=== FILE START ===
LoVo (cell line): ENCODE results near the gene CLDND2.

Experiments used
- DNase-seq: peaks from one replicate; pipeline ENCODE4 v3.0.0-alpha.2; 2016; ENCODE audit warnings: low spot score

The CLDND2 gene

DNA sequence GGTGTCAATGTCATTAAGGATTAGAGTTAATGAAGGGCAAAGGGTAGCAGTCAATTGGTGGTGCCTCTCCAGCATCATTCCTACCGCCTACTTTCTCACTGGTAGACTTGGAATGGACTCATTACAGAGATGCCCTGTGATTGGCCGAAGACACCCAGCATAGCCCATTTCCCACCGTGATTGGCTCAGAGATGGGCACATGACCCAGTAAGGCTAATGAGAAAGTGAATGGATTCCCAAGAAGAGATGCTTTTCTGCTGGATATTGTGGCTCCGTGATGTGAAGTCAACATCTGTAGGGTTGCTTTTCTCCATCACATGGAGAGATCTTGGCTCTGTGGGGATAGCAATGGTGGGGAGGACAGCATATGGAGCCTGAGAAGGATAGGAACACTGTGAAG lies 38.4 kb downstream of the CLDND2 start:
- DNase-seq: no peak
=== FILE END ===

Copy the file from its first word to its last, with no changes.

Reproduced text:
LoVo (cell line): ENCODE results near the gene CLDND2.

Experiments used
- DNase-seq: peaks from one replicate; pipeline ENCODE4 v3.0.0-alpha.2; 2016; ENCODE audit warnings: low spot score

The CLDND2 gene

DNA sequence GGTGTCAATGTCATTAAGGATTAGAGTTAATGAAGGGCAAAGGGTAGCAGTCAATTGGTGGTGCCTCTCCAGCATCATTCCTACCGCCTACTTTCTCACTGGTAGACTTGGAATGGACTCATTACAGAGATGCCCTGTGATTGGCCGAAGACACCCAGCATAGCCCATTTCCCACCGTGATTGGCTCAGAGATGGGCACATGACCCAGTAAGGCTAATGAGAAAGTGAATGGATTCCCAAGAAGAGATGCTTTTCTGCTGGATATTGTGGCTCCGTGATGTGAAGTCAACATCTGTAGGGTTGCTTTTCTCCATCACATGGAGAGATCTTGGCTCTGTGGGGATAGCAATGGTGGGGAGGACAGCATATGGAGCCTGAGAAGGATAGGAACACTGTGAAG lies 38.4 kb downstream of the CLDND2 start:
- DNase-seq: no peak